MECHANICAL SHEATH

Mechanical Sheath  Designed to be small enough for "walk around" use, this locking, mechanical sheath was patented in 1906 by Raphael Sohn as a sort of chastity belt for men. It's maker was a man of purpose, and so was his invention. He described it proudly "Once positioned, it will be impossible to remove the appliance without great physical pain and possible mutilation, and if removed it cannot be replaced without the key, so that detection will be inevitable."

This begs the question, whose job was it to examine all these contraptions for tampering and removal...and more to the point, what did he put on his business cards?




ELECTRIFIED CAGE (Spike upgrade available)




Albert Todd Device version 2 I will end this foray into the strange and wonderful world of Victorian quackery with this last device, patented by Albert Todd in 1903. It is a truly stark example of the cruel and unusual lengths people went to to avoid the sin of pleasure. Mr Todd, who was obviously a descendant of the Marquis de Sade, created a wire-coil penis and testicle cage that would, in Mr. Todd’s words, "limit longitudinal extension." And was built to resist any unauthorized attempt to remove it. The cage was not sufficient by itself, so a galvanic belt composed of zinc and copper plates that generated an electric current was built in.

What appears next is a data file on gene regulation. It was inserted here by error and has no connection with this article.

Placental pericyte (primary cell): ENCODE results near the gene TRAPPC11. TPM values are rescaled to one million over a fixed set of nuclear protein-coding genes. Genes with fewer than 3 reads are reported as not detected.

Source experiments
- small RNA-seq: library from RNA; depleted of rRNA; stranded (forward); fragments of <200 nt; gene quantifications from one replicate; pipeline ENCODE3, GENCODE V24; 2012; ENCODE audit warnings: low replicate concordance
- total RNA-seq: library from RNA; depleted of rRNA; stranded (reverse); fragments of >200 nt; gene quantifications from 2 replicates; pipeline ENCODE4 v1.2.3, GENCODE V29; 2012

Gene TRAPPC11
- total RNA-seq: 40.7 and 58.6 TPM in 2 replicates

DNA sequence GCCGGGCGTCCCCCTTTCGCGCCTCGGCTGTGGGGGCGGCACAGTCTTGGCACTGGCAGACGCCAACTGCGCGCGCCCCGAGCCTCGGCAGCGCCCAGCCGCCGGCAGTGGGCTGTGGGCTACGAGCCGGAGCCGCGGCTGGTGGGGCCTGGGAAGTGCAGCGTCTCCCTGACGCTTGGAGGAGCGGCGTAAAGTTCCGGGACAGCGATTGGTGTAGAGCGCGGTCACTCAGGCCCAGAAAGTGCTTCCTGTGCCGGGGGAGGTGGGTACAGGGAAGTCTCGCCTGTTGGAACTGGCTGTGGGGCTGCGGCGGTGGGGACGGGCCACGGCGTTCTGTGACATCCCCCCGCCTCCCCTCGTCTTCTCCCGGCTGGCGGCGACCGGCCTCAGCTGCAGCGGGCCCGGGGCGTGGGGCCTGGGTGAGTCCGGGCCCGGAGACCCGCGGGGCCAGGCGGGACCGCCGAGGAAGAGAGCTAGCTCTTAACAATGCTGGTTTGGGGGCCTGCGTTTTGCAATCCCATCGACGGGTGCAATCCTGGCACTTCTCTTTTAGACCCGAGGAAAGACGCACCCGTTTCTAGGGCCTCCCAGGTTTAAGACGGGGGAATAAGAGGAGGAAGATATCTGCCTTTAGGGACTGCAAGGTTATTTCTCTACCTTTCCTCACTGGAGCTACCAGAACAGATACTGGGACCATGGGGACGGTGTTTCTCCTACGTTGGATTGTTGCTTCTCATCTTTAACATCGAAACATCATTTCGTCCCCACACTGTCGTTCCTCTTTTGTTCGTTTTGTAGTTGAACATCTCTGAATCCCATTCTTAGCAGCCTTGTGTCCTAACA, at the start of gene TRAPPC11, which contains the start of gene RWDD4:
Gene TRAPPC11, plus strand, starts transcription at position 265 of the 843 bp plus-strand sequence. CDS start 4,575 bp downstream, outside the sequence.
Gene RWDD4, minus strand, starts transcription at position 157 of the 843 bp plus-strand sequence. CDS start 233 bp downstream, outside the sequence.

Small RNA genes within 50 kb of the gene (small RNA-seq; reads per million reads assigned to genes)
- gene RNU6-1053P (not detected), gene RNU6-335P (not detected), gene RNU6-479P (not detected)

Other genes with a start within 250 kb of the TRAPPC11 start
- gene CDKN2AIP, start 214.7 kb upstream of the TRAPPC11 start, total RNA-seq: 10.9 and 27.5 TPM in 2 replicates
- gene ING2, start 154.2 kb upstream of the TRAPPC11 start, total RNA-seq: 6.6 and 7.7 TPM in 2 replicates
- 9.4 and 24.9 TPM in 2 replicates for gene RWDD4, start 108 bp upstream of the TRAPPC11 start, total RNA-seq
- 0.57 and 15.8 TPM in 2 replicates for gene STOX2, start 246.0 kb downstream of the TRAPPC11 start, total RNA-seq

Yes, an electrified cage. It would seem Mr. Todd was very damned serious about his anti-wanking wizbang. There was of course the risk of serious burns to the affected area, so this device was set up to allow for the adding of chamois cloth to prevent crisping the wearer's most sensitive areas with too much electricity. I cannot imagine that anyone went into this device willingly, and those that tested it lived in fear of a moments weakness. 

Alfred Todd Device







*Research into this strange topic led me to the Museum of Sex and the book "Lovers Book of Lists" by Ron Louis and David Copeland